The tulle works great in this case, because the squash only occupy ½ of the bed lengthwise – the basic tulle sold in fabric stores is just wide enough to cover that section.  Earlier this year I purchased insect netting from a local seed house.  The netting was 25’ long x 83” wide and cost $24.95.  I thought this was pretty pricy, so when it came time to cover the squash beds, I decided to try the tulle.  What surprised me, however, was that a 25’ length of the tulle (that is only about 60” wide) actually ended up costing me around $26.  I often find, however, that cost is largely dependent on where you live, so it is worth checking out just the same.  Granny was able to get her tulle for $1/yard, while the price here was $3/yard – quite the difference when I am looking at 4 yards per bed.

Some of the borage plants in one of the squash beds are just on the verge of flowering.  This is the first time I have grown borage, so I had no idea when the flowers would open.  My goal is that they be in bloom once the netting comes off the squash.  Based on what happens this year, and assuming that they will in fact bring lots of pollinators to the squash beds, I will probably adjust the timing for when I start them in the future.
 
Borage - Just About to Flower
 
And one last comment on the heirloom vining squash, “Zucchetta Tromboncino”.  This variety, which I described in Part 1, is not netted or otherwise protected from the squash vine borer.  Apparently, it is one of the few squash varieties that is SVB resistant.  I saw numerous references online from people that grew this variety and claimed that it remained SVB free, even when other squash plants succumbed.
 
Zucchetta Tromboncino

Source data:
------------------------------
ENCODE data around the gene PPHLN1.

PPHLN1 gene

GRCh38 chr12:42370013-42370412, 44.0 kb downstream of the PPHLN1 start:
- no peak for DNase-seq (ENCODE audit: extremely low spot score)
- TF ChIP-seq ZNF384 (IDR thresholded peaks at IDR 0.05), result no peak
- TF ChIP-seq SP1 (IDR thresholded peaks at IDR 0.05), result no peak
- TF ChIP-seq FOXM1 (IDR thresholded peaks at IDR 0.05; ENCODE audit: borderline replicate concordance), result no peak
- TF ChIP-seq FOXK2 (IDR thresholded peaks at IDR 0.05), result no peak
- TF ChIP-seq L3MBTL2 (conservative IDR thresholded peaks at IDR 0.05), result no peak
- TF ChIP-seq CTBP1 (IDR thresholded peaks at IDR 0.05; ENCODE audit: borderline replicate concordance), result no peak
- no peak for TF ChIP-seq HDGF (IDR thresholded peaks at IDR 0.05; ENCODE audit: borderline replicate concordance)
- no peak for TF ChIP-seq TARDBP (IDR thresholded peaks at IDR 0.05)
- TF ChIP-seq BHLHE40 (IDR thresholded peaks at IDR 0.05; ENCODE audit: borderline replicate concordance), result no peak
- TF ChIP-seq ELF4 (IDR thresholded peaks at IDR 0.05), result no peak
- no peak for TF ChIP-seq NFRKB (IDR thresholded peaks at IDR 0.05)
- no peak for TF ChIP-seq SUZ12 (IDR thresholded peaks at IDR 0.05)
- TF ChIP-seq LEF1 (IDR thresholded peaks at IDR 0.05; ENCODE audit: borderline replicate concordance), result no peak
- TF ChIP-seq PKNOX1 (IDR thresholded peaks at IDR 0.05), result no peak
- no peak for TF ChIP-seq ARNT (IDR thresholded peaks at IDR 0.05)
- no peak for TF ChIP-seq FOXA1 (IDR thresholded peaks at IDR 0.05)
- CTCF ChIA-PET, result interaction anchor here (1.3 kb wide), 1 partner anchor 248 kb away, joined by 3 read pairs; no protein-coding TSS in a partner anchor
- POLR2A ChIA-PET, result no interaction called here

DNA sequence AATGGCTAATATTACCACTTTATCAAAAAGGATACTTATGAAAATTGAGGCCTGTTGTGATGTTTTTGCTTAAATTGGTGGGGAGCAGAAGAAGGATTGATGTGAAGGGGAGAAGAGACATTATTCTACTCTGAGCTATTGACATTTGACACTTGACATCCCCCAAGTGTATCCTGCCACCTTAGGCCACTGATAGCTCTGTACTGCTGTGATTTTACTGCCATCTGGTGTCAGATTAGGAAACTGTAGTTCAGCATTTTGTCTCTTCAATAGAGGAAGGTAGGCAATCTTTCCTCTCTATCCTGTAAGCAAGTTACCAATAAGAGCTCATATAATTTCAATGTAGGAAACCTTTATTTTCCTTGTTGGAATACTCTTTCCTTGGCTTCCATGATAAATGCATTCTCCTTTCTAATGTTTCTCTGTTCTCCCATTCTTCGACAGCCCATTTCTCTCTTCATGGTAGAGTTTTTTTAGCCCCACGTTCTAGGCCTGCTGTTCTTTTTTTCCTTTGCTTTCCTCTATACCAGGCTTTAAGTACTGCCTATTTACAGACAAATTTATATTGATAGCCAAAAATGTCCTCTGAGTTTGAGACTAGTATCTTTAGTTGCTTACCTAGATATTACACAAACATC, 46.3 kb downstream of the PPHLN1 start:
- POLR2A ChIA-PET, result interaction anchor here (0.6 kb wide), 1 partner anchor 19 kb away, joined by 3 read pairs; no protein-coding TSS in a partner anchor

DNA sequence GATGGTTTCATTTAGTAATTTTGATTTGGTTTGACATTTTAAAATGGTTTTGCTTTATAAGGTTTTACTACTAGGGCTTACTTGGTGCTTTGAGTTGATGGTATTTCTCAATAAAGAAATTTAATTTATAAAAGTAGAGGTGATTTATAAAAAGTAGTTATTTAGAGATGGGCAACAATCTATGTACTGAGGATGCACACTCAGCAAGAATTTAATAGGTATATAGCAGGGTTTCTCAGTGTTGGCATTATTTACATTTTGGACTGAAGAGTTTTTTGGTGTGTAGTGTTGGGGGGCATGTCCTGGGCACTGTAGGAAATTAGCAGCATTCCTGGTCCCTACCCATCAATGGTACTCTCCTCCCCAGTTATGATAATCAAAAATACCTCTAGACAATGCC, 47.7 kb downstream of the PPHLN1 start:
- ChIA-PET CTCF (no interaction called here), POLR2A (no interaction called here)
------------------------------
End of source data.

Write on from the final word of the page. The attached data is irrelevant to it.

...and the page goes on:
Wikipedia states that Zucchetta Tromboncino is also resistant to powdery mildew (yeah!) and squash bugs – a big bonus!   Sounds like an all-around winner in the garden, so I am quite looking forward to seeing how it does.

Till next time…

“Enjoy the little things, for one day you may look back and realize they were the big things” ~~ Robert Brault

4 comments:

  1. Good luck with your squash. I keep thinking that I should just not worry about the svb anymore and get what I get. But I can't help thinking I can foil it. We will see about this year. I can't using netting on mine. They get too huge. They are a vining type that has world domination on its mind. Now if only they would think about reproduction more I'd get a lot of zucchini.

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    1. Thanks Daphne. I would love to have huge squash plants - just as long as they hold off on any growth spurts until mid-July. I hope you have better luck this year with your squash - us gardeners are such optimists!

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  2. I just spent the morning cutting SVBs out of my squash stems. I hate those things! I tried growing Tromboncino a couple of years ago and it survived longer than the other ones, but the SVBs still got them. As for winter squash, this year I'm trying Cushaw squash and so far it is the only one that hasn't been infected by the borers. One time I cut 30 SVBs out of a single butternut squash plant!! It didn't survive. My strategy this year is to keep planting squash. I'm planting them every four weeks in hopes that I can miss the vine borers at some point. I don't know if you have a long enough growing season to do that (but because of our long season we get two life cycles of the SVBs.. grr!). As for pollination, I've found that in early spring the squash don't get pollinated very well and I've definitely been out there with a paint brush before. I need to try covering them and keeping track of degree days, maybe that'll be next year's strategy.

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    1. Ugh - aren't they frustrating, the way they just sneak up on you. You are right in that our growing season is not long enough for succession planting - but I may, one year, try sowing the squash a couple of weeks later, just to see what happens. I'm keeping my fingers crossed that the Tromboncino does ok. And hopefully your Cushaw squash makes it through the season as well - it definitely sounds promising! This may be another variety that I add to my list of potentials for next year...